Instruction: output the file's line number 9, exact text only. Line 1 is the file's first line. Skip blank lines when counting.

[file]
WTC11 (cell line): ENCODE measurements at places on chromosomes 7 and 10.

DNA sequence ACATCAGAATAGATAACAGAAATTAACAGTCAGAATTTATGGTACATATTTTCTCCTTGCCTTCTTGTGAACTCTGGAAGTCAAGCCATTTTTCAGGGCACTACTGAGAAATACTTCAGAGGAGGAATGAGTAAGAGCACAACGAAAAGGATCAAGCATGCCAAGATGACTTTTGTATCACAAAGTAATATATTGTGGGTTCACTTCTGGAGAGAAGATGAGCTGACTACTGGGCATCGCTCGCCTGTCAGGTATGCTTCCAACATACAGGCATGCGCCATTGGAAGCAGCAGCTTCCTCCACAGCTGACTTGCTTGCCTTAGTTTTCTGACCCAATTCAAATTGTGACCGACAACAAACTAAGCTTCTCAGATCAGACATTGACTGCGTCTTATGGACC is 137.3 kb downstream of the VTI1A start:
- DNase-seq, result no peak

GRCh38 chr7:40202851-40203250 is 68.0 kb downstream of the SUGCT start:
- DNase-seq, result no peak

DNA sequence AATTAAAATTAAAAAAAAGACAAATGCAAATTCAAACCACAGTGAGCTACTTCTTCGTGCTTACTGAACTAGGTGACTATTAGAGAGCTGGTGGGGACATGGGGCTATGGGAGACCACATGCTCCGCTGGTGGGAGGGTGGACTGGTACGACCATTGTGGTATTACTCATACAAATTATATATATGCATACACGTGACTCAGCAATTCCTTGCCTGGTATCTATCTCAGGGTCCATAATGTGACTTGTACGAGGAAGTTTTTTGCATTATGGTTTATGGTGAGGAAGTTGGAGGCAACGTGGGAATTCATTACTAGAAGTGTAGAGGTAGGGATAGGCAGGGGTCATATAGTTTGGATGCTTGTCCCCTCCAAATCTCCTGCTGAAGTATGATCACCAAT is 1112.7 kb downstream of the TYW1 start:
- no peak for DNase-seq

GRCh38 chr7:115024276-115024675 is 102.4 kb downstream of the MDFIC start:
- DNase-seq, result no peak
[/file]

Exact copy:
- DNase-seq, result no peak